Jonathan Denness, who became the Head of the Financial Instruments and International Financial Institutions Relations Unit at the Commission’s Directorate-General for Regional and Urban Policy (DG REGIO) in January 2019, spoke to fi-compass about the importance of financial instruments in complementing traditional Cohesion Policy delivery modes.
Why financial instruments and why use them in your Member State/region?
Financial instruments are a smart use of EU resources providing a more efficient and sustainable alternative to complement traditional grant-based support. In the 2021-2027 programming period, Cohesion Policy resources are planned to be scarcer. At the same time, we need to continue boosting economic growth and creating employment in Europe. Besides the obvious advantages of leveraging additional resources and recycling funds over the long term, the repayable nature of financial instruments offers incentives to better performance, including greater financial discipline at the level of supported projects. Finally, the reflows from these investments become resources at the disposal of national authorities that can subsequently be reinvested into further projects.
What is the status of implementation under the ERDF and CF?
At the beginning of 2018, the total programme amount committed to financial instruments was EUR 25 billion (European Regional Development Fund, Cohesion Fund, and national co-financing). This represents almost 7 % of the total allocation. The majority of financial instruments have already been set up and have started to support ERDF and CF resources through financial products, such as loans, guarantees, and equity, supporting projects on the ground. By January 2018, almost EUR 18 billion of the ERDF and CF have been channelled through financial instruments, which already exceeds the EUR 11.3 billion paid to final recipients via such instruments in the 2007-2013 period.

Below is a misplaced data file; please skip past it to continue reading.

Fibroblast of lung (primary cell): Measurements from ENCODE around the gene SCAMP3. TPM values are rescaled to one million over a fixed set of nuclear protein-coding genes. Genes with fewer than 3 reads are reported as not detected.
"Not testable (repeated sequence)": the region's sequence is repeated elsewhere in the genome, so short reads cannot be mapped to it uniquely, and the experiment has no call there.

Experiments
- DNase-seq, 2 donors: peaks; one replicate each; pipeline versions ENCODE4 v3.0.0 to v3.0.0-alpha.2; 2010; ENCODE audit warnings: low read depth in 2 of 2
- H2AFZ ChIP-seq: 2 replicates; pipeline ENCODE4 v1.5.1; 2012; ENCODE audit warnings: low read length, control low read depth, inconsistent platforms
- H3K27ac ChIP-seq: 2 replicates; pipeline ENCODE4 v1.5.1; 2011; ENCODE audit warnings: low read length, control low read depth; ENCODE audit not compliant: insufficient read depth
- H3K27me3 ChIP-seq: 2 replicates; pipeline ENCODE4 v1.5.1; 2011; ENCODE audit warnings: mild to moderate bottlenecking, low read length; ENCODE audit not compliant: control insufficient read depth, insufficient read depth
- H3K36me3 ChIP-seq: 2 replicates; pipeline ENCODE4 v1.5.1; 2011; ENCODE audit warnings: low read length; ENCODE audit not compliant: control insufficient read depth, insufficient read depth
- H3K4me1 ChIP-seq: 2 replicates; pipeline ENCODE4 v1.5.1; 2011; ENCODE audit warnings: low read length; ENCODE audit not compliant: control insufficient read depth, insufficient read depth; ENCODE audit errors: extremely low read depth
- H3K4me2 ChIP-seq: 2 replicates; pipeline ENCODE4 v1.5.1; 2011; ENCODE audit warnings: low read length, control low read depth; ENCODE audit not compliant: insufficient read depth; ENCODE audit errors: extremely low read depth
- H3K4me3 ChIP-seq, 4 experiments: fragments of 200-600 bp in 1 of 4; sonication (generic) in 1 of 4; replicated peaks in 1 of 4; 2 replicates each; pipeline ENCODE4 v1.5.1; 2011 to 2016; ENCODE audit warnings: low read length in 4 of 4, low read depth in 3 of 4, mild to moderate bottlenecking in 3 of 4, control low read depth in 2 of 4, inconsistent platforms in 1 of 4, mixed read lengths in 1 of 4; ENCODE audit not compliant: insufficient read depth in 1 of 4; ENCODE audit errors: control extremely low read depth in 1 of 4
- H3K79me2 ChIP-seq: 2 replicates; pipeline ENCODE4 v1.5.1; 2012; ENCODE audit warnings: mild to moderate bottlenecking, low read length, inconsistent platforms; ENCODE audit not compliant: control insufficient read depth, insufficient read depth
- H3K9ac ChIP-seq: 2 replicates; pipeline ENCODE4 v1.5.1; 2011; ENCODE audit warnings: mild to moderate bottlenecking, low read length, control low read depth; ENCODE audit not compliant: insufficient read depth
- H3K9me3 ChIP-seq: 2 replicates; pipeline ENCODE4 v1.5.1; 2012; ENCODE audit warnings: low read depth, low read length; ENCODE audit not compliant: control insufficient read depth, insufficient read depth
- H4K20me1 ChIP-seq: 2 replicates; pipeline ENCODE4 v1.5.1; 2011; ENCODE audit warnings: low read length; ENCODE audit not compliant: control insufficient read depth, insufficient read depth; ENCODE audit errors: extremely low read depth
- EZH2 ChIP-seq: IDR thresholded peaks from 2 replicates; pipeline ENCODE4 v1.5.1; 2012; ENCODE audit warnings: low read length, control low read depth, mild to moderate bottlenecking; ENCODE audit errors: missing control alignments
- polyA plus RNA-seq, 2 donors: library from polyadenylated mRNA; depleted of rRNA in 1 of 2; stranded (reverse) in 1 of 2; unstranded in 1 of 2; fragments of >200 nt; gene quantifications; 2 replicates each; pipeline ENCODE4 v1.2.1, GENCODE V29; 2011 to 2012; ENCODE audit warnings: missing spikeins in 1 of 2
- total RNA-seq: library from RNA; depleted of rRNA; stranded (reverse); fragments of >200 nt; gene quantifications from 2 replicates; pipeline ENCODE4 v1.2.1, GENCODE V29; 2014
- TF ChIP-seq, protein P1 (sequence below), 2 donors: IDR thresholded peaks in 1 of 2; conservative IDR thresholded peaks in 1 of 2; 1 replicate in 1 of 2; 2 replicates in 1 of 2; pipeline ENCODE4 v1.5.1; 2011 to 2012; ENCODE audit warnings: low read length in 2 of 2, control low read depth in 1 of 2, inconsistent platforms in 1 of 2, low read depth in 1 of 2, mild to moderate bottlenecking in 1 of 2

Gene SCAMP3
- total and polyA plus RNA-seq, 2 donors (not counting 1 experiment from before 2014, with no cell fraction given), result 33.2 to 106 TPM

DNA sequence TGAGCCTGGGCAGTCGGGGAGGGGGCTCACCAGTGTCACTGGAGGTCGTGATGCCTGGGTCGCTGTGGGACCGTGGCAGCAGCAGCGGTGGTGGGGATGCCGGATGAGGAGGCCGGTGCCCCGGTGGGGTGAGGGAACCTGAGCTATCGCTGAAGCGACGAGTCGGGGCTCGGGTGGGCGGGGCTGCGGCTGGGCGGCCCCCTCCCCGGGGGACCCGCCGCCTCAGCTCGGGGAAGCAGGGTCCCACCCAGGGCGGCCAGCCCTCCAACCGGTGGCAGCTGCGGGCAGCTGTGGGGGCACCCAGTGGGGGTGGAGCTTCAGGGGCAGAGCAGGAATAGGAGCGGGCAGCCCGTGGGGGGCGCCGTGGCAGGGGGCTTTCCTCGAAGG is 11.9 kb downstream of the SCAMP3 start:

What is the purpose of fi-compass and how does it help?
The European Commission in partnership with the European Investment Bank established the fi-compass platform to offer advisory services on financial instruments under the European Structural and Investment Funds (ESIF). fi-compass is designed to support ESIF managing authorities and other practitioners by providing practical know-how and learning tools, including face-to-face training seminars and other events with ample networking opportunities.
In addition, we also organise our flagship ‘FI Campus’ event every year, whereby participants can create their own individual learning curricula, choosing from parallel sessions to suit their particular interests, such as case studies, workshops, discussion panels, and fund-specific sessions. We are now preparing this year’s event, which is likely to include a lot of new information about the 2021-2027 programming period.
Can you share any success stories?
One project case study from the ‘Revolving Investments in Cities’ project focuses on the Energiefonds Den Haag. This urban development fund was set up in 2013 in The Hague as part of the JESSICA initiative and has continued to grow during the current programming period. Its aim is the co-financing of energy projects integrated into sustainable urban development plans via loans, guarantees, and equity investments.
Financed from national and European financing sources, the current size of the fund is EUR 18.4 million. One of the success factors was the decision to start the fund as a pilot, with limited size initially. Other city funds could build on this experience by starting small scale and testing a given investment strategy with moderate financial commitments.